Partial androgen insensitivity syndrome; Incomplete male pseudohermaphroditism
Reifenstein syndrome is one of a group of diseases in which the body is unable to respond appropriately to the male sex hormones (androgens), which include testosterone.
As a male baby grows in the womb, male hormones (androgens) are made. This leads to the development of male sex organs.
In this condition, there is a change in the gene that helps the body recognize and use male hormones properly. This leads to problems with the development of the male sex organs. At birth, the baby may have ambiguous genitals, which leads to confusion over the baby's sex.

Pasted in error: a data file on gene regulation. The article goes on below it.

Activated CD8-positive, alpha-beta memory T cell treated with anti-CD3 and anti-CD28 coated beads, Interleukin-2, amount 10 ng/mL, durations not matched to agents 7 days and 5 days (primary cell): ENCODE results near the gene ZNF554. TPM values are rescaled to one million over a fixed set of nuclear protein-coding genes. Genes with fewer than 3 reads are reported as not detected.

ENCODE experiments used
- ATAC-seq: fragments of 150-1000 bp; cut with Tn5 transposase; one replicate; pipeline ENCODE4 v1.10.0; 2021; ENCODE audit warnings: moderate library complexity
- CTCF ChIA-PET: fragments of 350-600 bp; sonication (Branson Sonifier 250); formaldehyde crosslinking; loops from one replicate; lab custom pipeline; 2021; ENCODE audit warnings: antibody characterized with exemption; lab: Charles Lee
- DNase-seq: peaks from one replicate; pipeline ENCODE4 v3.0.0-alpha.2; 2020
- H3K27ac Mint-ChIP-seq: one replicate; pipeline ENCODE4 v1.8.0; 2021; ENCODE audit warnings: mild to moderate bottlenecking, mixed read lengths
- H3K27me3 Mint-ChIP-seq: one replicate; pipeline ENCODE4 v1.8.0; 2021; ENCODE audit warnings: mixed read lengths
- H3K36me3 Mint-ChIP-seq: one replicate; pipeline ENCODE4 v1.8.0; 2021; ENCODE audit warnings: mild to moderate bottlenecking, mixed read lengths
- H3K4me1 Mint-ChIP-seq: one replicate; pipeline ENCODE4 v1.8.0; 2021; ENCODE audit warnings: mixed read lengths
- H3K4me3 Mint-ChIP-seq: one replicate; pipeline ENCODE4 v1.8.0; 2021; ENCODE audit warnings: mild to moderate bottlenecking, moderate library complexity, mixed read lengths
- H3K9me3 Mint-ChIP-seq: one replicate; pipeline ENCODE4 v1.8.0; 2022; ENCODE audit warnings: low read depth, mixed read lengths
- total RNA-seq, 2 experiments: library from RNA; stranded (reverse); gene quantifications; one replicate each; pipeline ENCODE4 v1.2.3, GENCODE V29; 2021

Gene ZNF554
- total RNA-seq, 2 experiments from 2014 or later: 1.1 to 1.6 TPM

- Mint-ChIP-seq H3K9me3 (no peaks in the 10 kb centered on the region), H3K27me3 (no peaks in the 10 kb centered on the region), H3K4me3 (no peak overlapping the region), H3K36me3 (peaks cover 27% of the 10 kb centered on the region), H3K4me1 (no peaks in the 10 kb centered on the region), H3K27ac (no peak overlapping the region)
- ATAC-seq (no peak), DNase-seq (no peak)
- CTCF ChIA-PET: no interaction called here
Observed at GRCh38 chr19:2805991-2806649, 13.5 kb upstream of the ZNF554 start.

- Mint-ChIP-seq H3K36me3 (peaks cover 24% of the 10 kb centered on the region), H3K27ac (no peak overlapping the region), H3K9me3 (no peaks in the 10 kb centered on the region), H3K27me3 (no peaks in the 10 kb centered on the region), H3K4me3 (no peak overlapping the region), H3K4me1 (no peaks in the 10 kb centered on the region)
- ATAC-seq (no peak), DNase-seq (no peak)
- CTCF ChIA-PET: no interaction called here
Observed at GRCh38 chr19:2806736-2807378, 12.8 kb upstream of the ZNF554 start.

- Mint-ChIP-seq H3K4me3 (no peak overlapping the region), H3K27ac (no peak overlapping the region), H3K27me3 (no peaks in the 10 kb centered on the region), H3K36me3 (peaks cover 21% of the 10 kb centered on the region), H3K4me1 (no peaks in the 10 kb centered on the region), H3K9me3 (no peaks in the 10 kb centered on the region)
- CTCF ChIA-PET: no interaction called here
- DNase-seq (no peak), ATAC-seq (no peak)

The syndrome is passed down through families (inherited). Women are not affected but may carry the gene. Males who inherit the gene from their mothers will have the condition. There is a 50% chance that a male child of a mother with the gene will be affected. Every female child has a 50% chance of carrying the gene. Family history is important in determining risk factors.
The syndrome is estimated to affect 1 in 99,000 people.
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